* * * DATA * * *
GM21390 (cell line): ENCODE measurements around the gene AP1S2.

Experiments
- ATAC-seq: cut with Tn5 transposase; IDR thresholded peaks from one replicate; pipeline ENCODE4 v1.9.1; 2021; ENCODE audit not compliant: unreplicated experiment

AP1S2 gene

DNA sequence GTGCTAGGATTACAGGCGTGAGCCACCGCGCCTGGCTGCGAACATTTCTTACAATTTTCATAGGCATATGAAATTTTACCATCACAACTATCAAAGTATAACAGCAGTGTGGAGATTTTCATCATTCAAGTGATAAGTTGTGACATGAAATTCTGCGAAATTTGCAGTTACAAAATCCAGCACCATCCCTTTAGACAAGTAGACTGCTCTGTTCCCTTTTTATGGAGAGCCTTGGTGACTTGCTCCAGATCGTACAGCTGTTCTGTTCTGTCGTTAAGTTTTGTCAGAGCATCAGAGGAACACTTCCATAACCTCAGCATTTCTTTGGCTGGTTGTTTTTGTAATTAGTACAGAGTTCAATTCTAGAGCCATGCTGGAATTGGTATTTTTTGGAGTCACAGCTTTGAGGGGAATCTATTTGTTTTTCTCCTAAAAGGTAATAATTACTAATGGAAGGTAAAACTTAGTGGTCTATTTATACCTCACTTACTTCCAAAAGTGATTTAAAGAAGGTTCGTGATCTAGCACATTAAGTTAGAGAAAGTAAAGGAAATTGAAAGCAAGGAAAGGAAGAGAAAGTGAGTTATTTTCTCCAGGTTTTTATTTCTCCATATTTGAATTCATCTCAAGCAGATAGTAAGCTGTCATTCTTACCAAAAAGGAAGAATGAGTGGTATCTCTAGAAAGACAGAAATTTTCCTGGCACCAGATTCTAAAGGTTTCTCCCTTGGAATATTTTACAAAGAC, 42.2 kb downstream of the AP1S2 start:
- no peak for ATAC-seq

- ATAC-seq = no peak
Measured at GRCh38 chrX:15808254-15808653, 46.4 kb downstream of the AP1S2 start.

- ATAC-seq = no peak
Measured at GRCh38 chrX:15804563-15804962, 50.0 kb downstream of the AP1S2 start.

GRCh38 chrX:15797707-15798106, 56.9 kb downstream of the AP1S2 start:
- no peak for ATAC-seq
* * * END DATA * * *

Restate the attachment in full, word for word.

GM21390 (cell line): ENCODE measurements around the gene AP1S2.

Experiments
- ATAC-seq: cut with Tn5 transposase; IDR thresholded peaks from one replicate; pipeline ENCODE4 v1.9.1; 2021; ENCODE audit not compliant: unreplicated experiment

AP1S2 gene

DNA sequence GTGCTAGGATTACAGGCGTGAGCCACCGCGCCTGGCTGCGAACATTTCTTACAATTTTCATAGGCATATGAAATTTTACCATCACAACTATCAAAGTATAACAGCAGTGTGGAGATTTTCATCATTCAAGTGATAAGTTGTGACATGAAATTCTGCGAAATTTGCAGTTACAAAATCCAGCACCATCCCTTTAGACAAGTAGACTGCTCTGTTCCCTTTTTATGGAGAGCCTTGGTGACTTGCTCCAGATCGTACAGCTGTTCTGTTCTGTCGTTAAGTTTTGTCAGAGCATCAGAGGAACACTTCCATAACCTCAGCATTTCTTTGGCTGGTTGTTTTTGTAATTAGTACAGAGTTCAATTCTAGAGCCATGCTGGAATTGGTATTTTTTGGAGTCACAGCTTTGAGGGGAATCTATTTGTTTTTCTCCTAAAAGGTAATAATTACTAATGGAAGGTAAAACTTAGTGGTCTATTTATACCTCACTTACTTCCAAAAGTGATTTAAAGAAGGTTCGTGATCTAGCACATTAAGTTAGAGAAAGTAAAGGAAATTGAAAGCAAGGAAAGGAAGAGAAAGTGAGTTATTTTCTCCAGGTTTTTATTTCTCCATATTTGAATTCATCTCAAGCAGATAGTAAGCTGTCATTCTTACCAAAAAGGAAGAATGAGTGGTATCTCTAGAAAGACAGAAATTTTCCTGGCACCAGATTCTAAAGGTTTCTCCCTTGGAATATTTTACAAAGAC, 42.2 kb downstream of the AP1S2 start:
- no peak for ATAC-seq

- ATAC-seq = no peak
Measured at GRCh38 chrX:15808254-15808653, 46.4 kb downstream of the AP1S2 start.

- ATAC-seq = no peak
Measured at GRCh38 chrX:15804563-15804962, 50.0 kb downstream of the AP1S2 start.

GRCh38 chrX:15797707-15798106, 56.9 kb downstream of the AP1S2 start:
- no peak for ATAC-seq